Greg Boser, Todd Friesen, and Mike Grehan are also adding cash prizes if you are willing to follow a couple more rules.

Extra rules?

In addition to ranking for v7ndotcom elursrebmem, you’ll need to:

1. Place a link to the non-www version of Matt’s blog (http://mattcutts.com/blog.

In order to be eligible for the cash, your site will need to show up in a backlink search conducted on the day the contest ends. (We will use Yahoo’s Site Explorer to verify compliance.)

2. Use one of the non-link alternatives for the duration of the contest. (We will track and logs linking sites in order to determine eligibility).

v7ndotcom elursrebmem News

People have already started developing entries for the v7ndotcom elursrebmem contest. Yahoo is already showing more than 350+ entries for “v7ndotcom elursrebmem”. Threadwatch is covering a new google UI test showing Google Base entries for “v7ndotcom elursrebmem”. Even Danny Sullivan can’t ignore the contest like he thought.

Damn — just when I thought I could ignore the latest SEO contest, it does something interesting.

I’m betting the one with the best viral marketing campaign wins.

My Favorite Google Tool – Google SMS

Aside from Gmail (which I have been using for more than a year now), there is one other Google tool that I can’t live without – Google SMS.

I have one of those old Verizon phones and I don’t pay for web access or data, so my only way of tapping into search is through SMS. Ever since Google SMS launched, I’ve been using the service to find local restaurants, movie times, directions, phone numbers, etc. It’s replaced 411 as a more efficient and lower cost alternative to finding phone numbers for businesses.

I’m sure Google will start placing advertisements on text messages to monetize the service soon, but in the meanwhile – I’m enjoying the ad free service. It works and I can’t live without it.

Google even offers a wallet sized tip sheet(pdf) you can print out for Google SMS.

BigDaddy Data Center Default for Web Results

This new datacenter is going to be the default for Google’s web results. Bigdaddy is live at 64.233.179.104 and 66.249.93.104.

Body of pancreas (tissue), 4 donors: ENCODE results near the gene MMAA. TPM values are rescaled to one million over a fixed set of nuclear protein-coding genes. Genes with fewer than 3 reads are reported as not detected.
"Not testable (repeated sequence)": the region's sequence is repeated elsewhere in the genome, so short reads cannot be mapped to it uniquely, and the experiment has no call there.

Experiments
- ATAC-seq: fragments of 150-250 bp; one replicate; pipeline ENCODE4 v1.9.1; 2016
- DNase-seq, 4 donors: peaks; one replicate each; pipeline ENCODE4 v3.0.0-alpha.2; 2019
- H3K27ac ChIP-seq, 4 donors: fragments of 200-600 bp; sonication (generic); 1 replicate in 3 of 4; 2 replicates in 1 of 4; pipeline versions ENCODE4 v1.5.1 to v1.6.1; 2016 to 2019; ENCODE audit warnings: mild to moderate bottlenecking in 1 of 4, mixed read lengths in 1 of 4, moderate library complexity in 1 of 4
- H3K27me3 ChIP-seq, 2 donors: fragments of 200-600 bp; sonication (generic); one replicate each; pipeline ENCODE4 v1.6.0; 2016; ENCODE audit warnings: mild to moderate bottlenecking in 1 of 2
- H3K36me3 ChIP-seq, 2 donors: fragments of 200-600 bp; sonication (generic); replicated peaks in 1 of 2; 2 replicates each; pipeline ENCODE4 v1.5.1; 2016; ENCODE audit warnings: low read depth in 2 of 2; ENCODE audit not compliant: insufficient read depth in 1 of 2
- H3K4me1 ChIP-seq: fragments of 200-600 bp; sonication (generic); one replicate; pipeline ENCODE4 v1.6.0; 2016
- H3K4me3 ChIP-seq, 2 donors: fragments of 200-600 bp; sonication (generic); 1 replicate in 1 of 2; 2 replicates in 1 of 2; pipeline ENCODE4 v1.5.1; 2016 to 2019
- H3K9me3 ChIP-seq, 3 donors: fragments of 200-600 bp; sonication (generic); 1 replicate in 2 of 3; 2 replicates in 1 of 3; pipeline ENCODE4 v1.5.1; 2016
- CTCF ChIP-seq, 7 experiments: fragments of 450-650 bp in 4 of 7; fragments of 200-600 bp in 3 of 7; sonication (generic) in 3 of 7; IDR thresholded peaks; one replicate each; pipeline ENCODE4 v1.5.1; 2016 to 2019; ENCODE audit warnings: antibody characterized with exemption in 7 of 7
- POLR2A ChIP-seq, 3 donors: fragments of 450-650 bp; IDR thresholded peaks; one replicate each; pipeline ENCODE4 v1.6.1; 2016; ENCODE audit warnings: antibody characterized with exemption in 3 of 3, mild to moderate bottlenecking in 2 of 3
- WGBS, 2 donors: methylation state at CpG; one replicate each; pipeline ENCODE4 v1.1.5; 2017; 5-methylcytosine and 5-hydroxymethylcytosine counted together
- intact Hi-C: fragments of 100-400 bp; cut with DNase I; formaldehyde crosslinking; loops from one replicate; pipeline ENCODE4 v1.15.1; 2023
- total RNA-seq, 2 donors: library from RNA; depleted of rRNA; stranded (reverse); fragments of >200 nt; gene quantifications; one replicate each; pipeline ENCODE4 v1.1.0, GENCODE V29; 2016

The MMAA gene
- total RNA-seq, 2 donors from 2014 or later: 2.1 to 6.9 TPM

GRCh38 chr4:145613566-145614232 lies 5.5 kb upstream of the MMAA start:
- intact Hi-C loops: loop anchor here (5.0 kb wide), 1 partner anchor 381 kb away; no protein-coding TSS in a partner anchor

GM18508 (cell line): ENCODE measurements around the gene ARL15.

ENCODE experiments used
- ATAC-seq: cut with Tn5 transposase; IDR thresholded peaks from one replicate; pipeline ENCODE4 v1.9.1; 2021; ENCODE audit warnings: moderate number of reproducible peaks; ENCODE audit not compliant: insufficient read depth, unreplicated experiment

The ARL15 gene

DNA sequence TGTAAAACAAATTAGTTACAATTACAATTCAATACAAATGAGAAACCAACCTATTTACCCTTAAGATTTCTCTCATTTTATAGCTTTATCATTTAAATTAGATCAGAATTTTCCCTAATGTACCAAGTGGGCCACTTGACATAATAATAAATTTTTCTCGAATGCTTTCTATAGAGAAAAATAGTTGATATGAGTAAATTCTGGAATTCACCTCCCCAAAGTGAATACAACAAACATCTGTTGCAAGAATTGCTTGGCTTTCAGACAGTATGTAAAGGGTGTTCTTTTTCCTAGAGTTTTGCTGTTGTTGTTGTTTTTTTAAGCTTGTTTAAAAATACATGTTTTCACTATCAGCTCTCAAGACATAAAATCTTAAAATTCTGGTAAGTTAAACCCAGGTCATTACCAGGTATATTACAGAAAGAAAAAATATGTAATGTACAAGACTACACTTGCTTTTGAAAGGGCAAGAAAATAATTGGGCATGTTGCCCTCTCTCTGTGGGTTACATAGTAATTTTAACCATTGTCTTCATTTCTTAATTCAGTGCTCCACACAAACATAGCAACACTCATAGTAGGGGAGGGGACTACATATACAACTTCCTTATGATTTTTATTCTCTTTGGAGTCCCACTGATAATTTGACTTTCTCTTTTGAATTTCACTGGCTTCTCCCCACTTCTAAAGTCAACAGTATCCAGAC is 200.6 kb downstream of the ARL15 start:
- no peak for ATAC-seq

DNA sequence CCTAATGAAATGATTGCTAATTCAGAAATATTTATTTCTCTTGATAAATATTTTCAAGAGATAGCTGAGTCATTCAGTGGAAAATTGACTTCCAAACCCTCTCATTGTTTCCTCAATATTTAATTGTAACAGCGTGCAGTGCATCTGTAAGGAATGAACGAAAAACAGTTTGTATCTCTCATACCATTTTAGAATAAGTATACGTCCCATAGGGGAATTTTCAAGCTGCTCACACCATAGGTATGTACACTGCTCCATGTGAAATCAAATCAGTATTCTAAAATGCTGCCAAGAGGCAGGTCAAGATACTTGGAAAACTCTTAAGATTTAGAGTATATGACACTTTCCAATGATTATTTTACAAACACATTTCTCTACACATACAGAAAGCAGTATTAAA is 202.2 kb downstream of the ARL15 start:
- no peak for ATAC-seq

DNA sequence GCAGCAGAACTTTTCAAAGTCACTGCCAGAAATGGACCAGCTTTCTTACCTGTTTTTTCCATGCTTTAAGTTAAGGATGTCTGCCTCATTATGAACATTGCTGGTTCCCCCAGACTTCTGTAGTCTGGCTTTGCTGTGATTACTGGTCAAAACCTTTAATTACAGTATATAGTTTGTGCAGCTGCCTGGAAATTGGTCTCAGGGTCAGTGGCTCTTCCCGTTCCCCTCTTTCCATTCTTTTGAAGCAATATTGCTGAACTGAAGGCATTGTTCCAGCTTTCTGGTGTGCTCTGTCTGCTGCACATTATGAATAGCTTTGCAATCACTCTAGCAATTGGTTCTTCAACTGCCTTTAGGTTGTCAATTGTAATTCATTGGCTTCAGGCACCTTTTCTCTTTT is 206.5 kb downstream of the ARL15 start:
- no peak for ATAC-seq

Q: Do you expect this to become the default source of web results? How long will it take?
A: Yes, I do expect Bigdaddy to become the default source of web results. The length of the transition will depend on lots of different issues. Right now I’m guessing 1-2 months, but if I find out more specifics I’ll let you know.

Google PC

Google has been in talks with Walmart to sell a cheap Google PC with Google’s operating system (via LA Times). Looks like Microsoft is in for some tough times, a cheap PC running Google’s free products (Gmail, Google Maps, Google Base, Personalized Homepage) will make it harder for Microsoft to charge high prices for software.

Sources say Google has been in negotiations with Wal-Mart Stores Inc., among other retailers, to sell a Google PC. The machine would run an operating system created by Google, not Microsoft’s Windows, which is one reason it would be so cheap — perhaps as little as a couple of hundred dollars.

Bear Stearns analysts speculated in a research report last month that consumers would soon see something called “Google Cubes” — a small hardware box that could allow users to move songs, videos and other digital files between their computers and TV sets.

Larry Page, Google’s co-founder and president of products, will give a keynote address Friday at the Consumer Electronics Show in Las Vegas. Analysts suspect that Page will use the opportunity either to show off a Google computing device or announce a partnership with a big retailer to sell such a machine.